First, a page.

Boy, we needed that one. I haven't gone to many games at Coors Field that were as emotionally satisfying as the Rockies' late-inning victory last night. I suppose others' mileage may vary. Probably the fact that my group was sitting in right field contributed to the good vibes. Thanks to Barry Bonds, that was the only full section in the joint. But after seven ugly innings of woeful defense and Matt Cain's mastery of Colorado hitters, the bottom of the eighth was about as good as it's gotten (or is likely to get) for Rockies baseball this season. It had an immediate high (a pinch-hit homer for Steve Finley, who was due) followed by an extreme predictable low (Willy Taveras unconscionably being picked off between first and second with a two-run deficit). Then after Jamey Carroll lined out that most unusual of Rockies phenomena began, a two-out rally, with the middle of the lineup loading the bases and producing a run without hitting a ball out of the infield and Yorvit Torrealba picking up the team with a bases-clearing Coors Field special of a double down the left-field line. Yorvit didn't really catch his ball squarely, but it kept carrying, and the unexpected roar of energy was more than enough to sustain team and crowd for a perfect Brian Fuentes ninth. Boy, it sure would have been nice if more than 18,207 had made the trip, but I would have been hard-pressed to head home any happier.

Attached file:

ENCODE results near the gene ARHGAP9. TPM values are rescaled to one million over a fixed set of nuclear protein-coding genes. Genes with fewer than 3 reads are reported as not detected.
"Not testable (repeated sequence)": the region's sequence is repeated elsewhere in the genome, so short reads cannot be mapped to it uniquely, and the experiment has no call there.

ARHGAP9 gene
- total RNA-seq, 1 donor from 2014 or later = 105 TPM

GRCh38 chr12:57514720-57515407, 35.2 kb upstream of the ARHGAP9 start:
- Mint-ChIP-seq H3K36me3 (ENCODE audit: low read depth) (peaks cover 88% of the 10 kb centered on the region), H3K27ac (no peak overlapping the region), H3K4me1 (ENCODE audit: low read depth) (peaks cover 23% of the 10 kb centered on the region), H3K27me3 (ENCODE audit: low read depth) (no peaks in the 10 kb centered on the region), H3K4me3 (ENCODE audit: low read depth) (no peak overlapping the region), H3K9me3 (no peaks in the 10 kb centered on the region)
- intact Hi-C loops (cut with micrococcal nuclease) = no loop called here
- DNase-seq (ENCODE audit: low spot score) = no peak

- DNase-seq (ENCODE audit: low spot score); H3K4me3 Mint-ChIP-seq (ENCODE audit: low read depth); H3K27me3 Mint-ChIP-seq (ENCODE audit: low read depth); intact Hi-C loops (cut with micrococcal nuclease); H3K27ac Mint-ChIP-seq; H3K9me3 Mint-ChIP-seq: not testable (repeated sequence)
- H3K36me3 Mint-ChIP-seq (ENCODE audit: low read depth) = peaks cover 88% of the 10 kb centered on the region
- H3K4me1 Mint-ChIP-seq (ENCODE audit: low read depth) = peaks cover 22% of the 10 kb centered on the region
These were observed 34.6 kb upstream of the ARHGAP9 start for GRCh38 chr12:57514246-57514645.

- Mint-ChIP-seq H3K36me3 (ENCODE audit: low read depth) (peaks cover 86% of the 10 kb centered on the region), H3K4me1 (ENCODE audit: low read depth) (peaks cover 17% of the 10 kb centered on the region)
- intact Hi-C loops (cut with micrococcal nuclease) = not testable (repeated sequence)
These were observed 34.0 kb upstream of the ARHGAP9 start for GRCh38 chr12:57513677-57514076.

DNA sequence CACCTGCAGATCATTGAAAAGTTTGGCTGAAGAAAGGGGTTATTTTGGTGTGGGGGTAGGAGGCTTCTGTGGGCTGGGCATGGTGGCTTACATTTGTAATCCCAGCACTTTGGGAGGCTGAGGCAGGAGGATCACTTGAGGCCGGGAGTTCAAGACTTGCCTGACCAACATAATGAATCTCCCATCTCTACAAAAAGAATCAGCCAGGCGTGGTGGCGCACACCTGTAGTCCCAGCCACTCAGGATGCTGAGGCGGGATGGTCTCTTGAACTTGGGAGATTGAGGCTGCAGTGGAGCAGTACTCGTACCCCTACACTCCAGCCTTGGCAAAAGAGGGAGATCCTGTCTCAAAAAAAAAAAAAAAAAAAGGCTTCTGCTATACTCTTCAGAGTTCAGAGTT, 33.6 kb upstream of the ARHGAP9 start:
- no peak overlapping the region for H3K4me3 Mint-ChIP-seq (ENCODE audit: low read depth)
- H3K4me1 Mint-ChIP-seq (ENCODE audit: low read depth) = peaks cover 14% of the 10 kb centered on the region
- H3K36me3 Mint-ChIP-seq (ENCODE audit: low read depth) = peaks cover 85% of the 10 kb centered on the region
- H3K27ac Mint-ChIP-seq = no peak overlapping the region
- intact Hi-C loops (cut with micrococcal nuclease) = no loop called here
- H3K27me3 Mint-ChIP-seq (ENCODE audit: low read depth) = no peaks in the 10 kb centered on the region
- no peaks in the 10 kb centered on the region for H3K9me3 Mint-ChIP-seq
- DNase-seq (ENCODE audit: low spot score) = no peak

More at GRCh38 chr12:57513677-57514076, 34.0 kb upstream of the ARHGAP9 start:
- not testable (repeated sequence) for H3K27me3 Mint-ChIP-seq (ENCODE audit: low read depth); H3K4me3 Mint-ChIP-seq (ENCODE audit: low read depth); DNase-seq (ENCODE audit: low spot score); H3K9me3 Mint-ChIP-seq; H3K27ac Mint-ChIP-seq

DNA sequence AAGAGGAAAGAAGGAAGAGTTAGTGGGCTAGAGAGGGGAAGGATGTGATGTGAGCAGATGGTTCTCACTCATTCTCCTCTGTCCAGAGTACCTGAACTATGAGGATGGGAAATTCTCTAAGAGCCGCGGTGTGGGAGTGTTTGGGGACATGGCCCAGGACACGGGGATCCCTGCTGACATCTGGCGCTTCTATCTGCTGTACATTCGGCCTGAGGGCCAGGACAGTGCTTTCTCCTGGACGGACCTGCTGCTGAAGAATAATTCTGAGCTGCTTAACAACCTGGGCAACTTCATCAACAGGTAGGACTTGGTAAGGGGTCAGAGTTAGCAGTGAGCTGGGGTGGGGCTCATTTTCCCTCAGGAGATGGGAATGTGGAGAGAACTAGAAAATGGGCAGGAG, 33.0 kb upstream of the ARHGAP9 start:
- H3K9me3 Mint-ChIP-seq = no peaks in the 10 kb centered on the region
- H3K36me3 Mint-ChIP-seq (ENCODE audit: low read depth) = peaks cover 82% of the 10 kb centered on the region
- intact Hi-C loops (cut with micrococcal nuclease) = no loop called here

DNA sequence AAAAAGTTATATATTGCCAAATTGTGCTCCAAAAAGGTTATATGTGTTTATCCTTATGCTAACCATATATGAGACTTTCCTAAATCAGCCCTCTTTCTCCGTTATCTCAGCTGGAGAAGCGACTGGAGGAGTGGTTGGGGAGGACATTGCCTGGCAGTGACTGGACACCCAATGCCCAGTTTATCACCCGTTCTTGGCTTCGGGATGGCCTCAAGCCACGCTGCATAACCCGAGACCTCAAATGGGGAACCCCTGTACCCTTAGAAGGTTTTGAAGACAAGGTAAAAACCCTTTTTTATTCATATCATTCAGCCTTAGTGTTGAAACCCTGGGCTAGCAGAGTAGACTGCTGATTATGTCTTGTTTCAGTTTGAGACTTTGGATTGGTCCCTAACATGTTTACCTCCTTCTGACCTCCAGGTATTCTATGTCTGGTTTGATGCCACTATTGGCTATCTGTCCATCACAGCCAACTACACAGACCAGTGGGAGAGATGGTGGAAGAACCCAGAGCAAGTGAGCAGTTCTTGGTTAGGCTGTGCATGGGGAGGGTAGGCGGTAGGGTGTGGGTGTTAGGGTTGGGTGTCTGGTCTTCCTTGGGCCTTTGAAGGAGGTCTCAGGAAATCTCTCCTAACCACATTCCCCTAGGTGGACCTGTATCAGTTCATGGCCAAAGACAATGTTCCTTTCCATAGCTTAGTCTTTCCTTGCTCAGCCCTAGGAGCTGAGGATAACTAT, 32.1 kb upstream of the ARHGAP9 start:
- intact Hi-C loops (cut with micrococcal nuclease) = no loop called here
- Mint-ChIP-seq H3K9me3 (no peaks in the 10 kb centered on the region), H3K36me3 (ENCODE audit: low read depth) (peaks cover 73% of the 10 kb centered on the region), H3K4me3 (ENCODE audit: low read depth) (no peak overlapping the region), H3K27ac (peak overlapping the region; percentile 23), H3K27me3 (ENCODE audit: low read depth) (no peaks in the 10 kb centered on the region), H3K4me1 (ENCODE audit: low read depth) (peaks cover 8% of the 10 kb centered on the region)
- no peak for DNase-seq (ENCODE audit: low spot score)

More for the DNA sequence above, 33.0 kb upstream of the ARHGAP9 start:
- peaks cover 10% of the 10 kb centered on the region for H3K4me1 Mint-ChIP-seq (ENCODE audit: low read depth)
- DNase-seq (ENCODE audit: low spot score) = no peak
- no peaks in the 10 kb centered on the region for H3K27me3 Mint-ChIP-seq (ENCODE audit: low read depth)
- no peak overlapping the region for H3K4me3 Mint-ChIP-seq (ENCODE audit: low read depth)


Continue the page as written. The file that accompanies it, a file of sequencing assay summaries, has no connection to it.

Two Coors Field technical notes from only my second trip of the young season. First of all, this was the first occasion on which I took the bus from Boulder, and while I justifiably bag on Denver's overly expensive and inefficient public transportation system, as far as taking the express shuttle directly from the Boulder bus station to Coors is concerned, things went smoothly. Of course, traffic and parking around the stadium at game time are presently so sparse that there's no real cost or time benefit to taking the bus, but on the off chance that the alternator in your '98 Volkswagen is busted, it's nice to have options. The second thing I wanted to mention about going to a game in person this year is something that has come up in Bad Altitude comments a few times. The new announcer is terrible. He simply cannot be heard under even weak one-third capacity Coors Field crowd noise, and he somehow managed to forget pointing out the single most important substitution in the entire game. How could you possibly not announce that Matt Cain, who absolutely stifled the Rockies to the tune of two weak singles, was removed to begin the eighth in favor of Vinnie Chulk? Finley hit his homer and my first thought was, "Wow, Cain is finally tiring, we have a chance to knock him out here and maybe win this game." Then my second thought was, "Vinnie CHULK?" How could the PA guy possibly overlook mentioning this change, possibly even a little gleefully? Was he even watching the game? There should be a recall election. Maybe he did make the announcement, but I didn't hear it, which is pretty unusual since I watch games with intense monklike focus and keep score in a plain notebook using an elaborate system that leaves no game development unrecorded while filling two college-ruled pages to the margins with intense, obsessive left-handed scrawling. I can forgive not announcing that Todd Linden was coming in to pinch-run for Barry Bonds or laying out the double-switch with Fuentes and Finley in the ninth, but Bruce Bochy's decision to take Cain out in favor of Chulk after 110 pitches lost the game for the Giants.